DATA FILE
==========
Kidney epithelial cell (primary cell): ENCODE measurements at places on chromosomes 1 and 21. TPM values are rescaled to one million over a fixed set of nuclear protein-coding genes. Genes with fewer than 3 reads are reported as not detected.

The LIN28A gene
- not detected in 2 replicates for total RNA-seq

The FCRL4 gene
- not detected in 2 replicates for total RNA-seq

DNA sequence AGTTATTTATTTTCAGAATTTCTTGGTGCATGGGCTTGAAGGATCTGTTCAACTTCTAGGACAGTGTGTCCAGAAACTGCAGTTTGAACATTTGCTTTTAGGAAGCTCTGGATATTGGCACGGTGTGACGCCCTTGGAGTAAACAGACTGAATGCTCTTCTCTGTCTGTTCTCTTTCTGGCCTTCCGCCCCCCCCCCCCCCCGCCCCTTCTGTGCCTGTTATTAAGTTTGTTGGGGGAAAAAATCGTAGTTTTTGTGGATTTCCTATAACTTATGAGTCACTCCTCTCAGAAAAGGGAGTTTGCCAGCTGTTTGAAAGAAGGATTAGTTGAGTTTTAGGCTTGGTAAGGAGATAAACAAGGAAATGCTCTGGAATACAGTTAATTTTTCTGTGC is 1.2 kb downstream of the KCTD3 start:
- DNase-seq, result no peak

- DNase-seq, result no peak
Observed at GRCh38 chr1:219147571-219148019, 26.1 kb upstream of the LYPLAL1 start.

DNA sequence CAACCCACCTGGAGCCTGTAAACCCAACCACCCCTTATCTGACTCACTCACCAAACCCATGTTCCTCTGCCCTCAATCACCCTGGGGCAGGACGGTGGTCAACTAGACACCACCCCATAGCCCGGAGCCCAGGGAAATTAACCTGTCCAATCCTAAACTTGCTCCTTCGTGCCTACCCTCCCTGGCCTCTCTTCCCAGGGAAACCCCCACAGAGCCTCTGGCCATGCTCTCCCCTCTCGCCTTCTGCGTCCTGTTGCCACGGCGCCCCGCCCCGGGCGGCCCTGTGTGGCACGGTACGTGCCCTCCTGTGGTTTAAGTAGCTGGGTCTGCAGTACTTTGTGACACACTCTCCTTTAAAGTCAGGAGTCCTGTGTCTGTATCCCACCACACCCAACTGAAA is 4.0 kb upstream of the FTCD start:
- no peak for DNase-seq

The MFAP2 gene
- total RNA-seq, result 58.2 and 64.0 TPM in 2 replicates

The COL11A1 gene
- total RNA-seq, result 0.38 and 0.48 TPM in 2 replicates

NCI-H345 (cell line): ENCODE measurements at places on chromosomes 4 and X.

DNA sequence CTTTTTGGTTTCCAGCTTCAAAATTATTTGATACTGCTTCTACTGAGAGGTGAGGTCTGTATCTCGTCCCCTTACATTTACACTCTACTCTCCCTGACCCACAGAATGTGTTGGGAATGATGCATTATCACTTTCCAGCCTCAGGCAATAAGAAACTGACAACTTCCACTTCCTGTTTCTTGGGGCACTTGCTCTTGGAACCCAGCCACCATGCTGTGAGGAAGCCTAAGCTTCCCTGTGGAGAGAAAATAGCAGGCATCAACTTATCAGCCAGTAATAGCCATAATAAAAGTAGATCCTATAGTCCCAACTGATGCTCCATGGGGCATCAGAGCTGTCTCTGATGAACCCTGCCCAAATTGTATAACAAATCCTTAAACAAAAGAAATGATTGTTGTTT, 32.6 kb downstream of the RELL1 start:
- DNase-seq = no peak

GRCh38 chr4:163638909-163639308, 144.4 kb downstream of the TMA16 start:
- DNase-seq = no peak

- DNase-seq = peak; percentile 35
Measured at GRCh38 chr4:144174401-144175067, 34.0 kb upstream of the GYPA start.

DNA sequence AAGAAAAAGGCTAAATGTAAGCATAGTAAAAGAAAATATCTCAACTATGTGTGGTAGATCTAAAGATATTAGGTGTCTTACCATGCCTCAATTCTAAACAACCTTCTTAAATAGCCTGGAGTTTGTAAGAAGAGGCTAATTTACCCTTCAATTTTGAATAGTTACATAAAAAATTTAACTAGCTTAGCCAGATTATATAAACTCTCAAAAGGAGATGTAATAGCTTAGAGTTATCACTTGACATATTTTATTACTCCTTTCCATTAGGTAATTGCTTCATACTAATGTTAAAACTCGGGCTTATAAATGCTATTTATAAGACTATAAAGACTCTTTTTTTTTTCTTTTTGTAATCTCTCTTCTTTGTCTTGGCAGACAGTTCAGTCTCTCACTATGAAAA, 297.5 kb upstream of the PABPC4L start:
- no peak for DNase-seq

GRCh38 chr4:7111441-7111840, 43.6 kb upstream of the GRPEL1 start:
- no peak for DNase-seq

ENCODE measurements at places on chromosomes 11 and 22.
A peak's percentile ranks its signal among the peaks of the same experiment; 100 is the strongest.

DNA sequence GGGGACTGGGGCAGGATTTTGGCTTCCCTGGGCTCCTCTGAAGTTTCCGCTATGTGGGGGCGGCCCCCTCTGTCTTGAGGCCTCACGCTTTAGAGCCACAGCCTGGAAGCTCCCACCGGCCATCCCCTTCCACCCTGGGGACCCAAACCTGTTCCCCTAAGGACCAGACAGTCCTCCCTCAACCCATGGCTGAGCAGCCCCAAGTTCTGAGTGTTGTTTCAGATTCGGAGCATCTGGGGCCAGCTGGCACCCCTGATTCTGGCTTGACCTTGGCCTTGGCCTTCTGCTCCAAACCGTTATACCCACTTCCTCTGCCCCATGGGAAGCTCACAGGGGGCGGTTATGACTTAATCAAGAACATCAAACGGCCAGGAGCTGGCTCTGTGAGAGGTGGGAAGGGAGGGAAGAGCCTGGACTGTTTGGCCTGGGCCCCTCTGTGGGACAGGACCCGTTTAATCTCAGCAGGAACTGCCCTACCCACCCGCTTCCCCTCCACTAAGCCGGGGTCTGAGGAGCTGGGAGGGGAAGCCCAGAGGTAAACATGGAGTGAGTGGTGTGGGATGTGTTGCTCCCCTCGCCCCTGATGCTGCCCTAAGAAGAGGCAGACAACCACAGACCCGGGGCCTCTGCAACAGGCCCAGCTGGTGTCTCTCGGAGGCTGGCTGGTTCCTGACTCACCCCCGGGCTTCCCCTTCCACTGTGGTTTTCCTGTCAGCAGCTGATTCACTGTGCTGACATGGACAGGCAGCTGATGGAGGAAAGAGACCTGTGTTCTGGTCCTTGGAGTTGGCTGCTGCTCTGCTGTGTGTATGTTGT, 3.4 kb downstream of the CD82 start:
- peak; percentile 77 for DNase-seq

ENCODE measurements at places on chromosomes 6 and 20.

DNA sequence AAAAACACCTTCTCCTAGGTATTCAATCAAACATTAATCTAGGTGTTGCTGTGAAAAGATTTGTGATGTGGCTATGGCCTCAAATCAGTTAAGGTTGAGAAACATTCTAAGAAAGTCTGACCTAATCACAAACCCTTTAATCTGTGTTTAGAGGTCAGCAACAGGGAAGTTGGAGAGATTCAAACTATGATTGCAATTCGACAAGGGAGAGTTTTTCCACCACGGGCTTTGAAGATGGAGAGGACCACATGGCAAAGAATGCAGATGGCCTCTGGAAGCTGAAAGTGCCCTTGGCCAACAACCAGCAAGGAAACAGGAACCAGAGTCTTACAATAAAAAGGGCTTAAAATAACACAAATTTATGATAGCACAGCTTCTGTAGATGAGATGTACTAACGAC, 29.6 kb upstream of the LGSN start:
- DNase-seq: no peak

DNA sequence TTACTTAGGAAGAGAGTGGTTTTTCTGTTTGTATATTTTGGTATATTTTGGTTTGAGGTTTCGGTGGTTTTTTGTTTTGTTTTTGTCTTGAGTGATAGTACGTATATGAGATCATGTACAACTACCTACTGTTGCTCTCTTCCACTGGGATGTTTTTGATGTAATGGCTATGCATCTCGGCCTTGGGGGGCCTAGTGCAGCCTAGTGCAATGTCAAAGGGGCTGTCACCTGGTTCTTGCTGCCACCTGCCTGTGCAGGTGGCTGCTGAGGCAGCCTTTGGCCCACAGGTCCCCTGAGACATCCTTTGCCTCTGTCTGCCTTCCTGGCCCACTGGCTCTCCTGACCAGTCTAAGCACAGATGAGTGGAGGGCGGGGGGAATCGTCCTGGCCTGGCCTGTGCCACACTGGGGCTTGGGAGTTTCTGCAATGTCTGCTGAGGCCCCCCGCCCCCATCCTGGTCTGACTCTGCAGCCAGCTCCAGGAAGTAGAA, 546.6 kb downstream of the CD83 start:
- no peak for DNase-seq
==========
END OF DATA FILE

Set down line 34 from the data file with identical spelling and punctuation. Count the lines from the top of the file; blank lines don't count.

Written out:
DNA sequence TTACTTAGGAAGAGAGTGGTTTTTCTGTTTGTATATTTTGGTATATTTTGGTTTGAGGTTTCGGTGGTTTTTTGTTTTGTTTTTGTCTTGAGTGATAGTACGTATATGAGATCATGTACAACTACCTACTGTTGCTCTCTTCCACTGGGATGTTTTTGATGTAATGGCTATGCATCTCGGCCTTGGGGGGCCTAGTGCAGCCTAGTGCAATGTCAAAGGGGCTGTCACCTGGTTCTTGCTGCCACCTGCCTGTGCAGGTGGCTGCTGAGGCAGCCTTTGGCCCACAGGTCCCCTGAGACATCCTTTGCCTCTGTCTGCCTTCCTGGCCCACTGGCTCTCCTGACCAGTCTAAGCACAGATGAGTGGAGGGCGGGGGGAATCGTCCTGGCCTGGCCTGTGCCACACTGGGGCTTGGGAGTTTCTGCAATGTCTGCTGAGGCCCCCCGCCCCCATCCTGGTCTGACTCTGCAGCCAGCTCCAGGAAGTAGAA, 546.6 kb downstream of the CD83 start: